The linking of commercial networks and enterprises by the early 1990s marked the beginning of the transition to the modern Internet, generated a sustained exponential growth as generations of institutional and mobile computers were connected to the network. Although the Internet was used by academia since the 1980s, commercialization incorporated its services and technologies into every aspect of modern life. Most traditional communication media, including telephony, television, paper mail and newspapers are reshaped, redefined, or bypassed by the Internet, giving birth to new services such as email, Internet telephony, Internet television, online music, digital newspapers, video streaming websites. Newspaper and other print publishing are adapting to website technology, or are reshaped into blogging, web feeds and online news aggregators; the Internet has enabled and accelerated new forms of personal interactions through instant messaging, Internet forums, social networking. Online shopping has grown exponentially both for major retailers and small businesses and entrepreneurs, as it enables firms to extend their "brick and mortar" presence to serve a larger market or sell goods and services online.
Business-to-business and financial services on the Internet affect supply chains across entire industries. The Internet has no single centralized governance in either technological implementation or policies for access and usage; the overreaching definitions of the two principal name spaces in the Internet, the Internet Protocol address space and the Domain Name System, are directed by a maintainer organization, the Internet Corporation for Assigned Names and Numbers. The technical underpinning and standardization of the core protocols is an activity of the Internet Engineering Task Force, a non-profit organization of loosely affiliated international participants that anyone may associate with by contributing technical expertise. In November 2006, the Internet was included on USA Today's list of New Seven Wonders; when the term Internet is used to refer to the specific global system of interconnected Internet Protocol networks, the word is a proper noun that should be written with an initial capital letter.
In common use and the media, it is erroneously not capitalized, viz. the internet. Some guides specify that the word should be capitalized when used as a noun, but not capitalized when used as an adjective; the Internet is often referred to as the Net, as a short form of network. As early as 1849, the word internetted was used uncapitalized as an adjective, meaning interconnected or interwoven; the designers of early computer networks used internet both as a noun and as a verb in shorthand form of internetwork or internetworking, meaning interconnecting computer networks. The terms Internet and World Wide Web are used interchangeably in everyday speech. However, the World Wide Web or the Web is only one of a large number of Internet services; the Web is a collection of interconnected documents and other web resources, linked by hyperlinks and URLs. As another point of comparison, Hypertext Transfer Protocol, or HTTP, is the language used on the Web for information transfer, yet it is just one of many languages or protocols that can be used for communication on the Internet.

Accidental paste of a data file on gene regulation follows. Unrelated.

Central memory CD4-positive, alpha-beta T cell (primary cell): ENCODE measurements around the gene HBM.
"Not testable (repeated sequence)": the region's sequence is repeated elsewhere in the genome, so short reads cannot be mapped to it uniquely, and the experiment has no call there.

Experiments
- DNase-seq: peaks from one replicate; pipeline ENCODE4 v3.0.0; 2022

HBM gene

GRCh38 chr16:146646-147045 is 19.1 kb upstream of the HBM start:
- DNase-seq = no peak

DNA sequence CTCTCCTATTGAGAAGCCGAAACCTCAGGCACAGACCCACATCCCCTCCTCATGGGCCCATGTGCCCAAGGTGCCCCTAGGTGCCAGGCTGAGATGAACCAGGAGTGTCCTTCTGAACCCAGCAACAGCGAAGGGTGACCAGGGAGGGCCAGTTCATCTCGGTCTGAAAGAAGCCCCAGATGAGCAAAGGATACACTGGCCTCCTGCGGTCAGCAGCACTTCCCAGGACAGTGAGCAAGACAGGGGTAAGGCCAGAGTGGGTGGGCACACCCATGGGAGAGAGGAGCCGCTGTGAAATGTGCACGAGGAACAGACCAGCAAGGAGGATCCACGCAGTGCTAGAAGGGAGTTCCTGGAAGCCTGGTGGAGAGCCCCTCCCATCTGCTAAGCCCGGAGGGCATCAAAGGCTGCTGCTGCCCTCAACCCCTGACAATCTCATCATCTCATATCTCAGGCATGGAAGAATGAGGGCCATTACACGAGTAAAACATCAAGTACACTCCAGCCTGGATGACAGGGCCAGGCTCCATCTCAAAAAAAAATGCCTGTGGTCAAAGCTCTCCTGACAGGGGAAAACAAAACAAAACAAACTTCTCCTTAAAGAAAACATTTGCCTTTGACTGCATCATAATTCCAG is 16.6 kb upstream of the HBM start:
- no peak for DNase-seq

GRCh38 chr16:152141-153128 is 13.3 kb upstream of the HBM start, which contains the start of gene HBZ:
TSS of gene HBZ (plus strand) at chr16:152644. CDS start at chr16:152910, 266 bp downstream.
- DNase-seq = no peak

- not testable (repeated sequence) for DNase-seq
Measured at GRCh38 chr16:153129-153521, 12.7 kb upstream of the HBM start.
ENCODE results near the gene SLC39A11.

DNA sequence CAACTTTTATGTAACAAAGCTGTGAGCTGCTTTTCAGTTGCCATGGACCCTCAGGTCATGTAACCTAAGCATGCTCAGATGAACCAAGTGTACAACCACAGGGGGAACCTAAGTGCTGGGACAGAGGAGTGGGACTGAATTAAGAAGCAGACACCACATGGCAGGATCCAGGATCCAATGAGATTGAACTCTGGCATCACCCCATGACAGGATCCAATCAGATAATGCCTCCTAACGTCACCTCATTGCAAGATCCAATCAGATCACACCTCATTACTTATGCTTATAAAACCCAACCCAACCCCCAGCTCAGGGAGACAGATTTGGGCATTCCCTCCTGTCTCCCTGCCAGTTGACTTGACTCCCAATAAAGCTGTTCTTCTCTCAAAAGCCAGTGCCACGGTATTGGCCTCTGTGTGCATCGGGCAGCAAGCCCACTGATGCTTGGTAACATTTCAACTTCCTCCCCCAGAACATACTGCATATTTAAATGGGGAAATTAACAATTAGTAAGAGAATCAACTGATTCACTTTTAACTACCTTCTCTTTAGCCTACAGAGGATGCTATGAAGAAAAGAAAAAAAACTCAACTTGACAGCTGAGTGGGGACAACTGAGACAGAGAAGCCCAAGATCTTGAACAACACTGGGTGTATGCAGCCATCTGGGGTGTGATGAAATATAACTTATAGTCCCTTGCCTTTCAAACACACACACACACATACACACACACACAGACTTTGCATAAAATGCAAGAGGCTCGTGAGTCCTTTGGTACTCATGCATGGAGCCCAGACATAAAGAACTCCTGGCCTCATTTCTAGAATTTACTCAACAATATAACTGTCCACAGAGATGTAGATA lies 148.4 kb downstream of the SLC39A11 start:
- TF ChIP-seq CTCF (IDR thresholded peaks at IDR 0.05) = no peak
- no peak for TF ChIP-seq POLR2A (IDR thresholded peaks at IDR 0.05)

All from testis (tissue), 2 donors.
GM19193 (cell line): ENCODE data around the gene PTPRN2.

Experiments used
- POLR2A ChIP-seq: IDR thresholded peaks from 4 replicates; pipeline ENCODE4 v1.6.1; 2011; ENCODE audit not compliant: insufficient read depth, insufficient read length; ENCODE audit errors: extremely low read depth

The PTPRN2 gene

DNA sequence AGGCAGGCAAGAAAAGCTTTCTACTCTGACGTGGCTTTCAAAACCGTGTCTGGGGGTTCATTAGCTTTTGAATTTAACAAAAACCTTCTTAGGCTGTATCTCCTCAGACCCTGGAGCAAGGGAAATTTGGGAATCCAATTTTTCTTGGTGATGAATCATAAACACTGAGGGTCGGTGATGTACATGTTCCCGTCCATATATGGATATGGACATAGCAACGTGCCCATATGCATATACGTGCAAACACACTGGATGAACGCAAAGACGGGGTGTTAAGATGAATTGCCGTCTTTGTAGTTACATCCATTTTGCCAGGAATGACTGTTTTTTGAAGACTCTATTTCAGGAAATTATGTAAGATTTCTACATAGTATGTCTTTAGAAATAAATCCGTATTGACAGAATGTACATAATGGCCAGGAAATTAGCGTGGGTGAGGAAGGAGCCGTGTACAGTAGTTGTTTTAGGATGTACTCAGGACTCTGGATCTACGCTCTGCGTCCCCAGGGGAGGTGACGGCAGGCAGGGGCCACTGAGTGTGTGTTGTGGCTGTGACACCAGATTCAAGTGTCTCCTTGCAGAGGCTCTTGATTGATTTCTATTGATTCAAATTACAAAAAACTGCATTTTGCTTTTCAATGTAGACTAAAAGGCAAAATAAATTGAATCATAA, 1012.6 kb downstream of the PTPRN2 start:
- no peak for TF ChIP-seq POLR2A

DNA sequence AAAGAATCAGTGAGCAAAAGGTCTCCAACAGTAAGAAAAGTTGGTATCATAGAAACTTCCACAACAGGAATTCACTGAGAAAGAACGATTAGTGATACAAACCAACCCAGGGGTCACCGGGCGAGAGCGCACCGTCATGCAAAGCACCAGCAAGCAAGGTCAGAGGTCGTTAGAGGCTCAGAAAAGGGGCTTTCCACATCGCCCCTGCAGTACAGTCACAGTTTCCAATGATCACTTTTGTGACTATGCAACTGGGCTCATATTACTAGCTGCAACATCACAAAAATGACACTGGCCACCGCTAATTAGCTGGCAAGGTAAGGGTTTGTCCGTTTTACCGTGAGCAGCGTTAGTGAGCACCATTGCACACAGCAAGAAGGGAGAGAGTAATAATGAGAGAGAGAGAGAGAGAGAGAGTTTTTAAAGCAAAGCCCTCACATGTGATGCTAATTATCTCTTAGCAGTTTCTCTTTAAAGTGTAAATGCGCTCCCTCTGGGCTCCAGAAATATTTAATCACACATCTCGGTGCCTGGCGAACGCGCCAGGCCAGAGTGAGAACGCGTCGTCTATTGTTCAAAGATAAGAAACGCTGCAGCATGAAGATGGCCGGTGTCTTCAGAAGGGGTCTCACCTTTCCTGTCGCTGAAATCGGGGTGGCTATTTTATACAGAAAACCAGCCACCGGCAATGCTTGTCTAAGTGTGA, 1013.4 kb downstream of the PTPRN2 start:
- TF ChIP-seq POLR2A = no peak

The term Interweb is a portmanteau of Internet and World Wide Web used sarcastically to parody a technically unsavvy user. Research into packet switching, one of the fundamental Internet technologies, started in the early 1960s in the work of Paul Baran and Donald Davies. Packet-switched networks such as the NPL network, ARPANET, the Merit Network, CYCLADES, Telenet were developed in the late 1960s and early 1970s; the ARPANET project led to the development of protocols for internetworking, by which multiple separate networks could be joined into a network of networks. ARPANET development began with two network nodes which were interconnected between the Network Measurement Center at the University of California, Los Angeles Henry Samueli School of Engineering and Applied Science directed by Leonard Kleinrock, the NLS system at SRI International by Douglas Engelbart in Menlo Park, California, on 29 October 1969; the third site was the Culler-Fried Interactive Mathematics Center at the University of California, Santa Barbara, followed by the University of